Samsung is asking the U.S. Court of Appeals for the Federal Circuit to cut more money off the $930 million Apple won in a patent lawsuit. The company is arguing that the appeals court’s earlier ruling is still unfair, even after successfully convincing the panel to chop off $382 million already.
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Ever imagined what it would be like if Sony, not Apple, had delivered the first truly modern smartphone? If the Walkman had never gone out of style, just evolved with the times?
Well, it’d probably look something like this.
A group of six university researchers claim to have successfully bypassed Apple’s tight App Store approval processes to publish Mac and iOS malware apps. According to the report, the team presented the zero-day vulnerability to Apple back in October 2014 and were told to keep quiet about it for at least six months.
Luyi Xing, a security researcher who helped expose the zero day vulnerability, still has yet to hear back from Apple on a possible fix.
Many of Apple’s manufacturers may be based in Taiwan, but that hasn’t stopped a Taiwanese court from finding the company guilty of engaging in anti-competitive practices.
Apple’s crime? Making its telecom partners in Taiwan run their pricing plans past Apple prior to making then available to the public.
“Apple limited telecoms from setting contract price for its 4, 4s, 5 and 5s models, which is against the law,” says a spokesperson for Taiwan’s Fair Trade Commission.
Apple is accused of corporate bullying after reportedly booting rival headphone maker Monster from its “Made for iPhone” accessory program.
Monster claims the move is in retaliation for an ongoing lawsuit against Beats, which is now owned by Apple. Monster was the original contract manufacturer of Beats-branded headphones. The move could seriously impact Monster’s headphone business.
Considering the headphone market is a $2 billion industry in the United States, there’s plenty of money to be lost without Apple’s support.
Thanks to its constant improvements and the fact that we carry it around virtually everywhere we go, the iPhone has become our de facto camera over the past few years.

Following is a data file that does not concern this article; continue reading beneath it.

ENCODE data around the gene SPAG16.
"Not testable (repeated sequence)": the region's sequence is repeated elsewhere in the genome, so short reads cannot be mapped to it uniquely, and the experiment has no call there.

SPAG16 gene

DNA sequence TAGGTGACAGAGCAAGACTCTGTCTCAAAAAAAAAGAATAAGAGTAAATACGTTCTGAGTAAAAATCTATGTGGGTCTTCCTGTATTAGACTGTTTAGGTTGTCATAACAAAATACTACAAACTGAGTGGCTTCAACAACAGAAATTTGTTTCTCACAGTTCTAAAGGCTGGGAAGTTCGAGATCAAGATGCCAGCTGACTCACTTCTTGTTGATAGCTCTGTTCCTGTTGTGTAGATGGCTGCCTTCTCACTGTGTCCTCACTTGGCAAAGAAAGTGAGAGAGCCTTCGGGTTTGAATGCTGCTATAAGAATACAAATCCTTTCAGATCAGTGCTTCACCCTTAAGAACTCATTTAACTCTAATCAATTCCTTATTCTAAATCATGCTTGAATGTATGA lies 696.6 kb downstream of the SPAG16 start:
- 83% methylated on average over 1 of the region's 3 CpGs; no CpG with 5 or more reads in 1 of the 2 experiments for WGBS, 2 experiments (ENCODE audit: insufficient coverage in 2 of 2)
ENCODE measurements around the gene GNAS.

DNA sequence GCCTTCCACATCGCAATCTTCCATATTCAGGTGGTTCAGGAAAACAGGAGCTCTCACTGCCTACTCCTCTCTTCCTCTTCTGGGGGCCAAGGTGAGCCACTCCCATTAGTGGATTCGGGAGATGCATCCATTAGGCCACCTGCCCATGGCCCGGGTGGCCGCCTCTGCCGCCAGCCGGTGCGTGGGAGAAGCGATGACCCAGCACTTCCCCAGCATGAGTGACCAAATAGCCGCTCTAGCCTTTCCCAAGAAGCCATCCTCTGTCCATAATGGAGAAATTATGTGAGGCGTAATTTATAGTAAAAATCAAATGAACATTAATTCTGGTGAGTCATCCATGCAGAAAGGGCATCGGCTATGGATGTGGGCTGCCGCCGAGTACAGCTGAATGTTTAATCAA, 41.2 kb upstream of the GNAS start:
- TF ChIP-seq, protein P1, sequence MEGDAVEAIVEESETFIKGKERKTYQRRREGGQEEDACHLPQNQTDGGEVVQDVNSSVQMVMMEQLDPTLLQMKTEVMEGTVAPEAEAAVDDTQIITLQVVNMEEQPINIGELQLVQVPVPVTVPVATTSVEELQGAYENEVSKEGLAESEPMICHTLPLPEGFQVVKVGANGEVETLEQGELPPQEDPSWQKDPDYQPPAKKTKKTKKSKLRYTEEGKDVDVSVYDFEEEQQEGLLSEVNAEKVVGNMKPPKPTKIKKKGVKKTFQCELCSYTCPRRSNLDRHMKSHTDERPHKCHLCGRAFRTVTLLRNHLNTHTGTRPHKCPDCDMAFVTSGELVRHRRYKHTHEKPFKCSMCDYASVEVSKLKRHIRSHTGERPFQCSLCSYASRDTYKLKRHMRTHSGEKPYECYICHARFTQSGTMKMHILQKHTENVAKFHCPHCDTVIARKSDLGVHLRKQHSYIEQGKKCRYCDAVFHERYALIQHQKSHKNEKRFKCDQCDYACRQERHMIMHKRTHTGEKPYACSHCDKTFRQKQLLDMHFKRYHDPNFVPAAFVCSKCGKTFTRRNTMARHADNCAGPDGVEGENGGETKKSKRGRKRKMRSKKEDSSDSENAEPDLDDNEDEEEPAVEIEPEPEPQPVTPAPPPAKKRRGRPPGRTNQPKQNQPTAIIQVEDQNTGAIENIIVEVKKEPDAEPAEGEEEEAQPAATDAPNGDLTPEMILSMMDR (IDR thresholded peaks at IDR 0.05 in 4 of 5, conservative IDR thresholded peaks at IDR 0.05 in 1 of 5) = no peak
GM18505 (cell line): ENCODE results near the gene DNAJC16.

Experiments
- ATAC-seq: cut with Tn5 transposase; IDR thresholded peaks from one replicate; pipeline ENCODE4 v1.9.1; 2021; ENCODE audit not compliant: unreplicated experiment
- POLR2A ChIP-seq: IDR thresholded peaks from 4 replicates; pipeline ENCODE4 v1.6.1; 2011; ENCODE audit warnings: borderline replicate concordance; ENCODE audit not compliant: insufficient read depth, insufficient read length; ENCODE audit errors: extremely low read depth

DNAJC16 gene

But while most of us use our iOS devices for little more than taking Facebook snaps, the annual IPP (iPhone Photography) Awards are a reminder of just how gorgeous our mobile pics can look.
Simply put, there’s no excuse!
Trying to hold your iPhone like you once did a camera can feel awkward. It’s not designed to fit the hands the same way. A selfie stick can free your hands, but can also get you thrown out of a lot of places.
A photographer has come up with a simple device to give you the grip you need with the shooting range of a selfie stick with no danger of impaling others around you.
Grip Dat is a handle with a tilting smartphone bracket. On the grip’s thumb rest is a Bluetooth-enabled shutter release. The gripper can take a quick selfie or detach the base from the grip to take in more of the scene to snap pictures or record video from as far away as 30 feet.
Apple unleashed a ton of new software features for iPad on developers this week with the release of iOS 9’s first beta, but not all the features were covered during the two hour keynote that kicked off WWDC, including the news that the iPad’s awesome new two finger trackpad gesture is also coming to iPhones too.
The new gesture allows iOS users to turn their keyboard into a trackpad by simply tapping it with two fingers. It’s going to make working on the iPad way easier, and let you move the cursor on the iPhone too.
Here’s what it looks like on iPhone:
Apple supplier Foxconn has come under fire over the last few years for its factories’ working conditions in China, but the company is now making plans to open up a new Apple plant in one of the world’s other booming nations: India.
Why does the latest iPhone still ship with just 16GB of storage as standard? Why does the new MacBook have only one USB port? Why does Apple make devices thinner and thinner rather than adding bigger batteries?
At Apple’s Worldwide Developers Conference in San Francisco this week, marketing chief Phil Schiller sat down with The Talk Show to address some of these questions.